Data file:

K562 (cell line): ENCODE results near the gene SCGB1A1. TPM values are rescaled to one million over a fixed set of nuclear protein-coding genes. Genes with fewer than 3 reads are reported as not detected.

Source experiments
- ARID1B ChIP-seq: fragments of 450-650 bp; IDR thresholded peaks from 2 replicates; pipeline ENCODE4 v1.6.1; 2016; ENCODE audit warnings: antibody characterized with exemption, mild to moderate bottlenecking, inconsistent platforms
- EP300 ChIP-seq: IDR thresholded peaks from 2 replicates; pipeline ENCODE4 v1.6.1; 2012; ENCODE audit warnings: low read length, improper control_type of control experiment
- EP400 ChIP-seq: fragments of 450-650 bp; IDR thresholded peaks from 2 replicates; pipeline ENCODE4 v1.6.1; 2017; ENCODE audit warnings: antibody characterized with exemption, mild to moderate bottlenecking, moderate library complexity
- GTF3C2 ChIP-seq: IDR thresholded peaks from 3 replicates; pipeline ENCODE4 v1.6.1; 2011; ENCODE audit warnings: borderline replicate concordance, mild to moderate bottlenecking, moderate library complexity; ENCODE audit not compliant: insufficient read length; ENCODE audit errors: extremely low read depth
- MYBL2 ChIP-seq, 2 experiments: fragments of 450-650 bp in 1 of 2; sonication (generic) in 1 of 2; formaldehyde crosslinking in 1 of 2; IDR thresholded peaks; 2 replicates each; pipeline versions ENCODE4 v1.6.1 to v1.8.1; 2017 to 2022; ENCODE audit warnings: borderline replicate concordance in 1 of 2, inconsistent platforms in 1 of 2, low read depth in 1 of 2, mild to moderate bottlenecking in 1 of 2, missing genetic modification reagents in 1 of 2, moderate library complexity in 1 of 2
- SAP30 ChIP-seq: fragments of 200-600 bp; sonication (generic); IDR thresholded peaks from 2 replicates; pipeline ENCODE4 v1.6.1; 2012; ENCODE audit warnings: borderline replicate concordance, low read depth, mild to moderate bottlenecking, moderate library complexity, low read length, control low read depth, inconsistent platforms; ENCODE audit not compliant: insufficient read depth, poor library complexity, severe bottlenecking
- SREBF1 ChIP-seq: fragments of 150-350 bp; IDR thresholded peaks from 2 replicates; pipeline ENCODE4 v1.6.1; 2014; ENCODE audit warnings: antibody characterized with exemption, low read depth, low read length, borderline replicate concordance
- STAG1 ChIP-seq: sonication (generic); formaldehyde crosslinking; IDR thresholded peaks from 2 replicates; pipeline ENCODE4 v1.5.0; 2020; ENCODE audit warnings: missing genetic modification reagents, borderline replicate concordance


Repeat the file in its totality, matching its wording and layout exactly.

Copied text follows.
K562 (cell line): ENCODE results near the gene SCGB1A1. TPM values are rescaled to one million over a fixed set of nuclear protein-coding genes. Genes with fewer than 3 reads are reported as not detected.

Source experiments
- ARID1B ChIP-seq: fragments of 450-650 bp; IDR thresholded peaks from 2 replicates; pipeline ENCODE4 v1.6.1; 2016; ENCODE audit warnings: antibody characterized with exemption, mild to moderate bottlenecking, inconsistent platforms
- EP300 ChIP-seq: IDR thresholded peaks from 2 replicates; pipeline ENCODE4 v1.6.1; 2012; ENCODE audit warnings: low read length, improper control_type of control experiment
- EP400 ChIP-seq: fragments of 450-650 bp; IDR thresholded peaks from 2 replicates; pipeline ENCODE4 v1.6.1; 2017; ENCODE audit warnings: antibody characterized with exemption, mild to moderate bottlenecking, moderate library complexity
- GTF3C2 ChIP-seq: IDR thresholded peaks from 3 replicates; pipeline ENCODE4 v1.6.1; 2011; ENCODE audit warnings: borderline replicate concordance, mild to moderate bottlenecking, moderate library complexity; ENCODE audit not compliant: insufficient read length; ENCODE audit errors: extremely low read depth
- MYBL2 ChIP-seq, 2 experiments: fragments of 450-650 bp in 1 of 2; sonication (generic) in 1 of 2; formaldehyde crosslinking in 1 of 2; IDR thresholded peaks; 2 replicates each; pipeline versions ENCODE4 v1.6.1 to v1.8.1; 2017 to 2022; ENCODE audit warnings: borderline replicate concordance in 1 of 2, inconsistent platforms in 1 of 2, low read depth in 1 of 2, mild to moderate bottlenecking in 1 of 2, missing genetic modification reagents in 1 of 2, moderate library complexity in 1 of 2
- SAP30 ChIP-seq: fragments of 200-600 bp; sonication (generic); IDR thresholded peaks from 2 replicates; pipeline ENCODE4 v1.6.1; 2012; ENCODE audit warnings: borderline replicate concordance, low read depth, mild to moderate bottlenecking, moderate library complexity, low read length, control low read depth, inconsistent platforms; ENCODE audit not compliant: insufficient read depth, poor library complexity, severe bottlenecking
- SREBF1 ChIP-seq: fragments of 150-350 bp; IDR thresholded peaks from 2 replicates; pipeline ENCODE4 v1.6.1; 2014; ENCODE audit warnings: antibody characterized with exemption, low read depth, low read length, borderline replicate concordance
- STAG1 ChIP-seq: sonication (generic); formaldehyde crosslinking; IDR thresholded peaks from 2 replicates; pipeline ENCODE4 v1.5.0; 2020; ENCODE audit warnings: missing genetic modification reagents, borderline replicate concordance